Testimony: I don’t want to be invisible

Theatre masks

(Guest post by Leanne)

I’ve always become hopelessly invested in wlw relationships on tv ever since I was 9 and watched CJ kiss Abby on LA Law. I know now that kiss was all about ratings, but back then, to my 9-year-old self, that kiss was the most thrilling thing I had ever experienced. I convinced myself this was because I thought lesbians were cool and mysterious, and never once thought I could actually be one. This pattern of thought continued throughout my teenage years, and whilst I was falling in love with female friends, I was faithfully performing heterosexuality, getting felt up behind the bins whilst drunk on cheap cider down the local park, and next to me would be the girl I loved gettin’ felt up by my latest conquest’s best pal.

Section 28 was still firmly in place so no teacher at school would/could have assisted me, so I continued on my path of obliviousness until I was 17 and the walls came crashing in. I was deeply in love with my best friend and I couldn’t deny it anymore. I don’t want to talk too much about that time, its not something I want to relive, but I still was able to compartmentalise my love and pretend.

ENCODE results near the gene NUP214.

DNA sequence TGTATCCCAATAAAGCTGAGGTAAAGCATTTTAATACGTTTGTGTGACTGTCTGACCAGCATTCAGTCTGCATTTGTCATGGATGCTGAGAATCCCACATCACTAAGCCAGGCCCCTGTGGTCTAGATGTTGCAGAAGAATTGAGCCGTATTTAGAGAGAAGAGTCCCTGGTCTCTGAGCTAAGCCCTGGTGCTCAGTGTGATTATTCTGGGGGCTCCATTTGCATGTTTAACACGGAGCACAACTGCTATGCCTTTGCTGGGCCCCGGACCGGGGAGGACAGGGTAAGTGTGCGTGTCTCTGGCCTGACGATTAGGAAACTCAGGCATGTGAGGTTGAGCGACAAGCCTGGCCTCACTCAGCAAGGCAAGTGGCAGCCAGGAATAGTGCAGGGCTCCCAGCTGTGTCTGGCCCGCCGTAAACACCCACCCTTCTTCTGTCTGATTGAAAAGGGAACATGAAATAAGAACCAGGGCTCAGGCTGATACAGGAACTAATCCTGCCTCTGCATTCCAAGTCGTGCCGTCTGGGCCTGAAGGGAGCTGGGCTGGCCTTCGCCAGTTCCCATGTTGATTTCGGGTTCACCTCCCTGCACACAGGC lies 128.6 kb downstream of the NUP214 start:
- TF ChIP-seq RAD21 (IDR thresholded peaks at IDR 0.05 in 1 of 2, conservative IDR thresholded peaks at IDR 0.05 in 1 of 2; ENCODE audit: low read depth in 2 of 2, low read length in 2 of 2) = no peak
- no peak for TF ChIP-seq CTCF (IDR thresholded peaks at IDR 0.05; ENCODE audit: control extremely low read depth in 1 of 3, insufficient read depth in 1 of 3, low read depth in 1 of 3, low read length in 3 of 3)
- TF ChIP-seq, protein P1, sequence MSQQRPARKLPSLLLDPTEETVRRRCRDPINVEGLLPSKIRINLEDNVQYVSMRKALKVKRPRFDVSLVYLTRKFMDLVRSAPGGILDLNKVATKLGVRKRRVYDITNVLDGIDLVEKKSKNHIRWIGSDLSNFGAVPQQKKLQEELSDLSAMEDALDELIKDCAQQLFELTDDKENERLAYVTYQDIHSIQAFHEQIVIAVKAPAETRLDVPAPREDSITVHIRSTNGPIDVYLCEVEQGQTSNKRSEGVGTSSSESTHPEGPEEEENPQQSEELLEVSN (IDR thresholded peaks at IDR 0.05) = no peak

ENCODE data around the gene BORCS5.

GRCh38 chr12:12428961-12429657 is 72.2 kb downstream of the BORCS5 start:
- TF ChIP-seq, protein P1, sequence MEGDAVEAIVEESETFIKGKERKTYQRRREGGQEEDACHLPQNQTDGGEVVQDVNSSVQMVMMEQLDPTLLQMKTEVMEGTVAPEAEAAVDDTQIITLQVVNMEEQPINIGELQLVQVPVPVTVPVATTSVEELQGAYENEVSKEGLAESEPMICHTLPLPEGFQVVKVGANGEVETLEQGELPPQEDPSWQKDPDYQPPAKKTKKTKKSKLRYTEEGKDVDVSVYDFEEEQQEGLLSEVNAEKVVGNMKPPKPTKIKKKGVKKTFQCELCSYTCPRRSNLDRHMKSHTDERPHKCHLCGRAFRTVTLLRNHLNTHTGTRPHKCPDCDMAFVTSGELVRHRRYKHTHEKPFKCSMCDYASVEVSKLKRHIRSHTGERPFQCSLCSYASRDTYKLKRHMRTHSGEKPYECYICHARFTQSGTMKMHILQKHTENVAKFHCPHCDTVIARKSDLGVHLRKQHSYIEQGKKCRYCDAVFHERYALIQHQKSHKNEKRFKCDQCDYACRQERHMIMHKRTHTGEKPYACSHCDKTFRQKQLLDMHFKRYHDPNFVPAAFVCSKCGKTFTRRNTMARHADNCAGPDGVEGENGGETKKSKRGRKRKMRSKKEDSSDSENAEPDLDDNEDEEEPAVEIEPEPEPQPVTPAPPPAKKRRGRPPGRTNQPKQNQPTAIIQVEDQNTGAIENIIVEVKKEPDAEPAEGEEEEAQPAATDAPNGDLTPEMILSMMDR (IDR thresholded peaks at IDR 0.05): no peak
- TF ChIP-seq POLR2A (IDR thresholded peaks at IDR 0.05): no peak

I only found out I was a lesbian when a college tutor told me I was in 1999. Sounds unbelievable to say this, but I really was shocked. I honestly did not know how to ‘be gay’. However, something in me clicked and I knew she was right – although I still question whether I am cool enough to this day. That same teacher told me it was alright, as a lesbian I wouldn’t experience the same abuse as a gay man, but then followed that with, ‘Although, it might be worse being invisible.’ I don’t want to be invisible.

I know things have changed, Section 28 has gone, but I question how easy it is for teenagers nowadays to acknowledge their same-sex feelings. Is it any easier? There are far more lesbian relationships on screen now than there ever were when I was young, but when statistics show that, from 1970 to 2017 30% of these relationships had ended in the death of one partner and only 8% had a happily ever after – growing up with this level of negativity surrounding their sexuality can and probably will severely affect their outlook in life and their own sense of worth just as it did mine.

I’ve seen countless wlw characters/relationships destroyed on television by stupid senseless tropes, and Berena is just the latest in a long line. But the difference for me this time is the beautiful community that has sprung up around this story, a community that was not accessible to me when I was young. Some of the most intelligent, inspiring women I have encountered. We have supported each other and are continuing to support each other through this. So thank you all Oh and the fan fiction really is stupendous. x

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